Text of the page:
I have to start off by saying that it’s simply not possible to make a straight comparison of the better options between selling on Amazon vs. Ebay. They have different characteristics that make one or the other shine depending on how and what you’re selling.
We can, however, based on these several characteristics, still look at the pros and cons of selling on Amazon vs. Ebay.
They are, first of all, two of the major multi-billion dollar online marketplaces with millions of sellers and users worldwide. Now we can look at which one is more profitable to sell on based on the following factors.
1. Marketplace Mission
Even though sellers aren’t really part of the marketplace they sell on, the mission of that marketplace can have a big impact on them.
Amazon is the most valuable retailer in the US. Their aim is to become the world’s most consumer-centric company, which means providing access to anything that people want to buy online. eBay, the third-party marketplace pioneer, focuses on enabling economic opportunity worldwide.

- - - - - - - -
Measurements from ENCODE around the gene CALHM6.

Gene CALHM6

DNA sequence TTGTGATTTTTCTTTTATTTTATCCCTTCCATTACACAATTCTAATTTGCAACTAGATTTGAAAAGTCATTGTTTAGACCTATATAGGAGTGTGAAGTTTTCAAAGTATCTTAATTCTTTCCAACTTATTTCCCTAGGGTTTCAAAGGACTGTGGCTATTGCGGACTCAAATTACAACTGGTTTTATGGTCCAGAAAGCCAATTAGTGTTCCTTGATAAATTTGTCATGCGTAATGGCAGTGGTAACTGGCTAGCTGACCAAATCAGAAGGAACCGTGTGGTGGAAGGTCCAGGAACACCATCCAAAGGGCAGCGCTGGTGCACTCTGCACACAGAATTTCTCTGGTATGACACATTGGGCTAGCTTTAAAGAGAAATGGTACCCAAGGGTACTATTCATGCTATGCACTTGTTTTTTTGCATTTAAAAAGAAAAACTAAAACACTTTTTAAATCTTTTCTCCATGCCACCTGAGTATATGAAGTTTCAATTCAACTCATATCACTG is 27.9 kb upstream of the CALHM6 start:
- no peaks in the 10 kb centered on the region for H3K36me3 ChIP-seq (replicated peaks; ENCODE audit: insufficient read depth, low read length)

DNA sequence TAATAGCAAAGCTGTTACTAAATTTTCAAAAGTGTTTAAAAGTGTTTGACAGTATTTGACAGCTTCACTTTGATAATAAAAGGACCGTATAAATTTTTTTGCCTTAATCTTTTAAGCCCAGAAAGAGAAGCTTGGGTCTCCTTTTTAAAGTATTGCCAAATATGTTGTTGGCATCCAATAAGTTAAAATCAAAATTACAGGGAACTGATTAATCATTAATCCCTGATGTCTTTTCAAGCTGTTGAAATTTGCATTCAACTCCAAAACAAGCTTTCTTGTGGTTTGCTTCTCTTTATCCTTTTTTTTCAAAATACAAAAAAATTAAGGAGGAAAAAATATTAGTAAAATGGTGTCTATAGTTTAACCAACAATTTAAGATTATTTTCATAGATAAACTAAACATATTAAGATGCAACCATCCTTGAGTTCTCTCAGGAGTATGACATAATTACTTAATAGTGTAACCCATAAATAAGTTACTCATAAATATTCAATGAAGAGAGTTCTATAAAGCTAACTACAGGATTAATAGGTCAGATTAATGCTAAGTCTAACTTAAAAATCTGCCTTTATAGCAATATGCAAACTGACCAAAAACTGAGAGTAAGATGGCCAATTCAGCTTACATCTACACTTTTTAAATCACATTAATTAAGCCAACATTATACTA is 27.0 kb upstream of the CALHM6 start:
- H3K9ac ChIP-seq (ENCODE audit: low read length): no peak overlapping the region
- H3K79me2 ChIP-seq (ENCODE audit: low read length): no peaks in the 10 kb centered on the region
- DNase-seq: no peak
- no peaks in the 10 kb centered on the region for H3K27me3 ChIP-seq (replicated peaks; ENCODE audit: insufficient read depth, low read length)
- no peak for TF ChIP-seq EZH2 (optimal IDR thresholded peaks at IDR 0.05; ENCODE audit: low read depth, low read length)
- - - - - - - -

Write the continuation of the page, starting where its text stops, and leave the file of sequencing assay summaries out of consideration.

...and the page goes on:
2. What You Can Sell
Likewise, the items you want to sell can play a huge role in whether selling on Amazon vs. Ebay is better for you.
Amazon Product Categories
On Amazon, you can sell products across a wide variety of categories – 38 to be exact. Only about half of them are available to all sellers, however.
Professional sellers and sellers who get approval from Amazon can access additional categories such as automotive parts and tools, business products, collectible coins, computers, fine art, foodstuffs, industrial and scientific equipment, jewelry, luggage and travel accessories, professional services, sports collectibles, video recordings, and watches.
A special Handmade Program is also available for selling handmade items like accessories, art, beauty supplies, clothing, home goods, jewelry, party supplies, pet supplies, sports gear, stationery, and toys and games. Individual and Professional Sellers must apply to list in this category.
eBay Product Categories
In comparison, eBay boasts an astounding 20,000+ categories. As you might have guessed, the range is much more diverse than on Amazon.